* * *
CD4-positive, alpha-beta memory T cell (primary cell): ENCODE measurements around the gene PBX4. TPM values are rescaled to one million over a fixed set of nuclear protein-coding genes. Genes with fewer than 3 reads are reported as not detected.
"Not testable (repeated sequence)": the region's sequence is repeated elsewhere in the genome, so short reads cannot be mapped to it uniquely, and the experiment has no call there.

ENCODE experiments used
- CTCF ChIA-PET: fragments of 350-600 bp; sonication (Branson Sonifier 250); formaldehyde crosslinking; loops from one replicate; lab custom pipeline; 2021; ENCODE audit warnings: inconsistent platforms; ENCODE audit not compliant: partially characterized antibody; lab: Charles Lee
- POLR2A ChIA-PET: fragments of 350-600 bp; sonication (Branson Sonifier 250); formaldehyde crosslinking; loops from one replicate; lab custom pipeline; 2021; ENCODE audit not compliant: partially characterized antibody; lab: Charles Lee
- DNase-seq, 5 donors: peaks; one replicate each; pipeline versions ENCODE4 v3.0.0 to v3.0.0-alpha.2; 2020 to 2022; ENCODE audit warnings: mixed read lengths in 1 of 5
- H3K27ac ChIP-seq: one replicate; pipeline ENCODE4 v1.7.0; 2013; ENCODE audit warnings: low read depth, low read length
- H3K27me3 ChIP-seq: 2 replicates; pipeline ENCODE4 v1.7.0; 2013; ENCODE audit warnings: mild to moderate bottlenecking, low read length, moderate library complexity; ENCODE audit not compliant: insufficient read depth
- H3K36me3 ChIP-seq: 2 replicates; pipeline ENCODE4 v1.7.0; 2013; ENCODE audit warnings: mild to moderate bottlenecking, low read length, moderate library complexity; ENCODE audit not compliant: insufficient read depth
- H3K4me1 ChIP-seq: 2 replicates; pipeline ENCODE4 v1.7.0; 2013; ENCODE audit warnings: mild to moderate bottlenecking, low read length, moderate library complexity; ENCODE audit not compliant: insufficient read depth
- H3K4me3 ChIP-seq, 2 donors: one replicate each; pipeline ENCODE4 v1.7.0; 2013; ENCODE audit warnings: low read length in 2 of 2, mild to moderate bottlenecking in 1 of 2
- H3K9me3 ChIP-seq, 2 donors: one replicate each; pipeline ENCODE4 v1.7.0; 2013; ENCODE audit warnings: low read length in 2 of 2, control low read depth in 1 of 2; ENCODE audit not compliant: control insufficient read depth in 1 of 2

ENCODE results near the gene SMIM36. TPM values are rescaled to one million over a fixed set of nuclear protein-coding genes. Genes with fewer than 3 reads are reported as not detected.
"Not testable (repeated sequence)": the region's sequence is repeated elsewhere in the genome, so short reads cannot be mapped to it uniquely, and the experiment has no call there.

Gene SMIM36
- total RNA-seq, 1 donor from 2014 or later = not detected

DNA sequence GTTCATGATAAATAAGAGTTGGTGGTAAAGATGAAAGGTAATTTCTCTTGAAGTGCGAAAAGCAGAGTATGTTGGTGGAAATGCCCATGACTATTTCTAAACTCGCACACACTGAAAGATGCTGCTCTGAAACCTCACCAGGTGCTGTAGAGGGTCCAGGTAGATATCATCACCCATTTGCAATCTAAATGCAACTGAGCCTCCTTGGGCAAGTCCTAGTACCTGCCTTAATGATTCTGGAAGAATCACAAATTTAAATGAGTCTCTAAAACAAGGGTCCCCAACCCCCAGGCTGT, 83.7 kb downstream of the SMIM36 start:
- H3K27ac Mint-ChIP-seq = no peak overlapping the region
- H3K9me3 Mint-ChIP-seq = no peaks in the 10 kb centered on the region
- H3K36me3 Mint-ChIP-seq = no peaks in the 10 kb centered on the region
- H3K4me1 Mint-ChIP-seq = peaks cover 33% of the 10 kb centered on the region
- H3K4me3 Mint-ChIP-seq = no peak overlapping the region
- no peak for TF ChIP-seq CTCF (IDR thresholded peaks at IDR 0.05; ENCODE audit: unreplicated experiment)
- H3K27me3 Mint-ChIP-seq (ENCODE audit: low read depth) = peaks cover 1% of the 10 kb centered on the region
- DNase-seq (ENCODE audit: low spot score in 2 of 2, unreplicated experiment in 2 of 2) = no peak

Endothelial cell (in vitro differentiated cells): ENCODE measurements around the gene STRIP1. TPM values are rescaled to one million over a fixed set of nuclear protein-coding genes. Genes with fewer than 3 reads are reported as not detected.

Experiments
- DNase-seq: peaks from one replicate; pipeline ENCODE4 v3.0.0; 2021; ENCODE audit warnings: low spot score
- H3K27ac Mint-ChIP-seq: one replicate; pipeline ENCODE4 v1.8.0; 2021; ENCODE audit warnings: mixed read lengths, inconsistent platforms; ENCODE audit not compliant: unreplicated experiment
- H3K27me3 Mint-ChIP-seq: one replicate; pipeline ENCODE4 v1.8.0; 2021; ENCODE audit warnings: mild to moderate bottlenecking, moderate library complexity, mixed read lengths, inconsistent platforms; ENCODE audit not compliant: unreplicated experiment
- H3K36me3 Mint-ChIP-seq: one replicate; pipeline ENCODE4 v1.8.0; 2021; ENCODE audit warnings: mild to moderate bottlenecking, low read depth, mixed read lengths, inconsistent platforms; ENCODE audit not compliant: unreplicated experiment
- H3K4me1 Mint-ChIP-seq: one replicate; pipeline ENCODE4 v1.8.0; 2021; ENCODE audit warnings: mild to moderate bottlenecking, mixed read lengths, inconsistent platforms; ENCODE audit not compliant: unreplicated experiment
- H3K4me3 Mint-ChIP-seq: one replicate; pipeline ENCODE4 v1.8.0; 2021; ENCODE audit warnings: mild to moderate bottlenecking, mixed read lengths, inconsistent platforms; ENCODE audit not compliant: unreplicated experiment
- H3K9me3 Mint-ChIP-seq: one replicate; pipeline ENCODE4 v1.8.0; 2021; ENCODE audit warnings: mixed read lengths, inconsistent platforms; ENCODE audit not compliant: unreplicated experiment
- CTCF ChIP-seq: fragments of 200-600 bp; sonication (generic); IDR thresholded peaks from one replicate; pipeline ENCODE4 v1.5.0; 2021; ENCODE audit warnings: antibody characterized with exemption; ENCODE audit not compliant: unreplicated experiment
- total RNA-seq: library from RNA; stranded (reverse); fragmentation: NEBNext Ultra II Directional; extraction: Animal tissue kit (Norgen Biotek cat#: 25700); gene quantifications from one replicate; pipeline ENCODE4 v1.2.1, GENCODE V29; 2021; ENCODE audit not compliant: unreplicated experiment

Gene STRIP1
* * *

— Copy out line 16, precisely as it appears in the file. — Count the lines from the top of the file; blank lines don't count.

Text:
- total RNA-seq, 1 donor from 2014 or later = not detected